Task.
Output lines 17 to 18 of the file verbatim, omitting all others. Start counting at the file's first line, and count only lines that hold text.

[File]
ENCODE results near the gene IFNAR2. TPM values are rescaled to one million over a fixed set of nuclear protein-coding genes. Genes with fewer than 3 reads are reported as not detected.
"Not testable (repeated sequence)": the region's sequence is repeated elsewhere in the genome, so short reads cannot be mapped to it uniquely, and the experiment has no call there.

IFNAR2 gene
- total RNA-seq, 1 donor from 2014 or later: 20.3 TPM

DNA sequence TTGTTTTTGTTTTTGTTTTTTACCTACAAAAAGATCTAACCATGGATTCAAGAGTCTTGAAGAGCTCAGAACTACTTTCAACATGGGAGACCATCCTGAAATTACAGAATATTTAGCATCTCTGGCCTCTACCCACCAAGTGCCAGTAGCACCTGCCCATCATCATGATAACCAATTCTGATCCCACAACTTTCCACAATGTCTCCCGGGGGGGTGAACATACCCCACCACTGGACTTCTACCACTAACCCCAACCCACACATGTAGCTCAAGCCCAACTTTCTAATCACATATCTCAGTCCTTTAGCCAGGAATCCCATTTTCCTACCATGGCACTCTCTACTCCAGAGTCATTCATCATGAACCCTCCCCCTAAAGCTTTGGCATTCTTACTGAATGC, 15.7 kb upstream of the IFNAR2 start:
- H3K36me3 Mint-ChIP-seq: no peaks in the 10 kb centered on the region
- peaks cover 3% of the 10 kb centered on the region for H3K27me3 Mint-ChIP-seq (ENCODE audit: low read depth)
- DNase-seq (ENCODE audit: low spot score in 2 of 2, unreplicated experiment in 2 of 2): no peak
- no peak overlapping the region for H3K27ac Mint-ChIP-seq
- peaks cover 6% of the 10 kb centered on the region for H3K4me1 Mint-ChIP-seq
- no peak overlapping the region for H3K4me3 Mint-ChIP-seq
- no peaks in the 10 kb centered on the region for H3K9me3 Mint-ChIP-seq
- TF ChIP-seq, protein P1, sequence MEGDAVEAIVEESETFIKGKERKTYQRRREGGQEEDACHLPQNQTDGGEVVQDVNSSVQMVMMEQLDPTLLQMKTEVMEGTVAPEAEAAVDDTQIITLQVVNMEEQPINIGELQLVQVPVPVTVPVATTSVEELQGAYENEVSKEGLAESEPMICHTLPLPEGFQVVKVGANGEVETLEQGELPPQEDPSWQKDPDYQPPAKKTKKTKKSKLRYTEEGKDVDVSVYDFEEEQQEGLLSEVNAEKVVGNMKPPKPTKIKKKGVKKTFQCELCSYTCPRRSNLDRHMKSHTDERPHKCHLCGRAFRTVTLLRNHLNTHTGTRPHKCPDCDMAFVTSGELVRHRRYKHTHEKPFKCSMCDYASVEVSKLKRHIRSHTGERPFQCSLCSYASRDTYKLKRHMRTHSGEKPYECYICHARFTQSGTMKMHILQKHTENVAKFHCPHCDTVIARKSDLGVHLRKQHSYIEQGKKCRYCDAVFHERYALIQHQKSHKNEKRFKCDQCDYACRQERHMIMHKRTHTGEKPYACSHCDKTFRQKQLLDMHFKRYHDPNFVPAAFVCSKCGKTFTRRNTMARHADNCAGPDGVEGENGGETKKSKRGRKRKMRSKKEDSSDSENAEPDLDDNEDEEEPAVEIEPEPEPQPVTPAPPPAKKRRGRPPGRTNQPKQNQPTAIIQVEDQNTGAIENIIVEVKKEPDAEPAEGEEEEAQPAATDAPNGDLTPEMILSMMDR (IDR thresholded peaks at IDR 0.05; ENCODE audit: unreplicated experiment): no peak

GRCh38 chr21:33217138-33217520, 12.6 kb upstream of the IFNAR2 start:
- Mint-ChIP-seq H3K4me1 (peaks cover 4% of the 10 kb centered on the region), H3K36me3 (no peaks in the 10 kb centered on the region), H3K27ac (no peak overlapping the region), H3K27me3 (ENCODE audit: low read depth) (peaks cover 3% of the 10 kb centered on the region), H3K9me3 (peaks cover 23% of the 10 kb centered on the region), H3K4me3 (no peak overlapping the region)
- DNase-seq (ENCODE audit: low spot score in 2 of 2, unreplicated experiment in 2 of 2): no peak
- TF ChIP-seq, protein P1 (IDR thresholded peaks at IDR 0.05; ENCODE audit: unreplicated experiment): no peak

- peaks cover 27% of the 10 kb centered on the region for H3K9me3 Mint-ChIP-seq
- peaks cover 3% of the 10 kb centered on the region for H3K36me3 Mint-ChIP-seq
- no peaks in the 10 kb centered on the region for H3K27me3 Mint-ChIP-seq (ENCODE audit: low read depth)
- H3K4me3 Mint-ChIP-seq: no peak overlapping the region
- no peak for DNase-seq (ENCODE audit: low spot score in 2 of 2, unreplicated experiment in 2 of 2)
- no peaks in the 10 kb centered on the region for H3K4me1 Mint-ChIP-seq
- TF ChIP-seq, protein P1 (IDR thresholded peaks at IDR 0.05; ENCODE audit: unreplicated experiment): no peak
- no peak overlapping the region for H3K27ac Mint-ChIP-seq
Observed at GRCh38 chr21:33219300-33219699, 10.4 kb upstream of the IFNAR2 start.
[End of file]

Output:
- TF ChIP-seq, protein P1 (IDR thresholded peaks at IDR 0.05; ENCODE audit: unreplicated experiment): no peak

- peaks cover 27% of the 10 kb centered on the region for H3K9me3 Mint-ChIP-seq